Book Review: The Boy Who Changed the World

In 2009, best-selling author Andy Andrews released The Butterfly Effect, a motivational book that posited that the decisions you make and the way you  treat others have more impact than you may ever realize.

With The Boy Who Changed the World, Andrews has created a kid-friendly version of last year’s hit book. Beautifully illustrated by Philip Hurst, this charming volume has lots of heart and warmth. And most importantly, it envisions children that their lives truly matter.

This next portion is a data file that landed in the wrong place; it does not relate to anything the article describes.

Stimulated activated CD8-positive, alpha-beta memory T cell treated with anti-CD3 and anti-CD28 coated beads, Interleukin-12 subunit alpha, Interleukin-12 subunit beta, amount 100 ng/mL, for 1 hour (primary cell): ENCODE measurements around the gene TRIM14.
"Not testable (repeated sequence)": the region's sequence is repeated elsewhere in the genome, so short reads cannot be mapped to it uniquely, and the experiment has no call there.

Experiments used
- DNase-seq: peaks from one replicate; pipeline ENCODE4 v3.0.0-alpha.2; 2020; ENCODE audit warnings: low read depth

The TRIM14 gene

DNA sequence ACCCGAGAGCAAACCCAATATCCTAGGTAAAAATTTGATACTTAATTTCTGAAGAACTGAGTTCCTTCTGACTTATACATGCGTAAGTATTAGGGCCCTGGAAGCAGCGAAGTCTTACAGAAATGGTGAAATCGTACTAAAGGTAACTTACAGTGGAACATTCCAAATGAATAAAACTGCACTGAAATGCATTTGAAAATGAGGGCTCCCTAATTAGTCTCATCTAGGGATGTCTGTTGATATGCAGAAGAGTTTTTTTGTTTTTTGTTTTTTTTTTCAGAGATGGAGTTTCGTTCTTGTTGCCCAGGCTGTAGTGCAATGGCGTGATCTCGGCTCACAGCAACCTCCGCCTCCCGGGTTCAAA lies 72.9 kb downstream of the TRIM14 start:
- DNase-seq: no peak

Inspiring real-life stories include:

  • Coloniel Vincent Chamberlain, whose heroism helped the North win the Battle of Gettysburg, and may have contributed to keeping our nation survive.
  • Norman Borlaug, who grew from a skinny farm boy into the Nobel Laureate who developed a strain of seed that fed billions
  • George Washing Carver, snatched from racist outlaws to grow into the famous inventor who developed 266 uses for the humble peanut.

Although I felt that Andrews approach was a little too fanciful in this adult version of this book, The Boy Who Changed the World has a tone that will resonate with kids and their parents.

A complimentary review copy of this book was provided by the publisher.

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